Customer experience: The emotional road to transaction

If you are not sure your business is ready to shift from a purely transactional model to one where emotion has real impact, get ready to say goodbye to profits, says Chris Breslin.

Remember when you could console yourself over a deal gone bad with the old adage: ‘it’s not personal, it’s just business’?Chris Breslin_Confirmit

If you still believe that to be the case, then you should click on another article because you are not going to like what you are about to read. Business is very personal.

Companies that don’t appreciate the role that emotion plays in determining whether customers choose to do business with us, continue to do business with us, and refer others to us, are destined for disappointment.

It’s no longer the year of the customer; it’s era of the customer.

The best rating, evaluation. Business confident happy woman voting to five yellow star to increase ranking. On grey background

If you are not sure your business is ready for this shift from a purely transactional model to one where emotion has real impact, consider the following:

  • All companies, across all industries, don’t just sell goods and services, they sell an experience.
  • Customers perceive the quality of that experience not just through their rational brain but through their emotional selves.
  • The customer experience can be improved by attending to both the rational and emotional needs of the customer.

Not surprisingly, the hospitality industry was at the forefront when it came to fully comprehending the power of emotion and the impact its employees can have on the feelings of their customers’ experience when doing business.

Adam Geneave - VP Wyndham Vacation Resorts

Geneave: “We’re enabling a customer movement”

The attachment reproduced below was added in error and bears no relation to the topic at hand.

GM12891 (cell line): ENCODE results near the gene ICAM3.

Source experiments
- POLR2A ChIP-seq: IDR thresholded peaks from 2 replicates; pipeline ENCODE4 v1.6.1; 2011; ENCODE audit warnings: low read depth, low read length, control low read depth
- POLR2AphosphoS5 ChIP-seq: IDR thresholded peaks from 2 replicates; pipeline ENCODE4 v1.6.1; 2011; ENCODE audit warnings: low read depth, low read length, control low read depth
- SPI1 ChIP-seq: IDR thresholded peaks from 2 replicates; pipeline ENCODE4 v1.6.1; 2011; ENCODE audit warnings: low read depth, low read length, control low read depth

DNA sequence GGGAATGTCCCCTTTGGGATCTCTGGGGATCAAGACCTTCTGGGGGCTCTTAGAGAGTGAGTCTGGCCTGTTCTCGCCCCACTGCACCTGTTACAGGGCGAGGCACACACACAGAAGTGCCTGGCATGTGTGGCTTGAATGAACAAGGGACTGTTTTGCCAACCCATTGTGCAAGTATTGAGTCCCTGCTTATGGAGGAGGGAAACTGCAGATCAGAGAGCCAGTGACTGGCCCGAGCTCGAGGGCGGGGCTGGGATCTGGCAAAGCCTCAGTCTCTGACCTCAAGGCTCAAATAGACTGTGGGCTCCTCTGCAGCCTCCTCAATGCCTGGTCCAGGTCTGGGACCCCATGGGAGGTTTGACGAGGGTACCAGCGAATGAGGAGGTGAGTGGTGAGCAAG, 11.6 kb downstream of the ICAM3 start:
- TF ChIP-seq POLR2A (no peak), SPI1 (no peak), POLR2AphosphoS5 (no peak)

At a recent ‘Connecting Customer Experience to Business Outcomes’ summit in Sydney, keynote speaker Adam Geneave, vice president of Customer Experience with Wyndham Hotels and Resorts, explained how his organisation used Voice of the Customer (VoC) tools to drive cultural change internally and externally, turning employees into ambassadors and customers into supporters.

“We believe that a combination of emotional intelligence and design thinking enables us to turn customers into promoters,” Mr Geneave said.

“So we are focused on ensuring that we deliver experiences that incorporate customer emotions.

“We are not just about creating a customer-centric culture; we believe in taking that further by enabling a customer movement.”

The key to developing an emotional connection with your customers is to combine emotional intelligence with intelligent design.

Listen: Pay attention to the experience you provide

Familiar VoC tools such as surveys can harness customer emotion but newer channels like social media and speech analytics also come into play. The change in mindset is about measuring your customer’s perception of their experience with you – how doing business with you made them feel, not their measurement of your performance against your internal KPIs.

Online customer service satisfaction survey on a digital tablet

Survey Design: Surveys have always been about measuring customer sentiment more than customer behaviour. Customer behaviour metrics can be obtained from the CRM system (e.g. date of last purchase) or call centre logs (e.g. number of support issues logged in the past 12 months). Surveys are, or at least should, be used to measure customer perception of their experience, what the customer thinks and feels as they do business with us. With a few adjustments, a survey can better capture customers’ emotional feedback as opposed to just KPI performance perception.

  • Instead of asking: “On a scale of 1 to 10, how would you rate our performance?”, which internally, translates to, “Did we meet our own internal corporate goals for these performance metrics”, try asking the customer how doing business with your company makes them feel: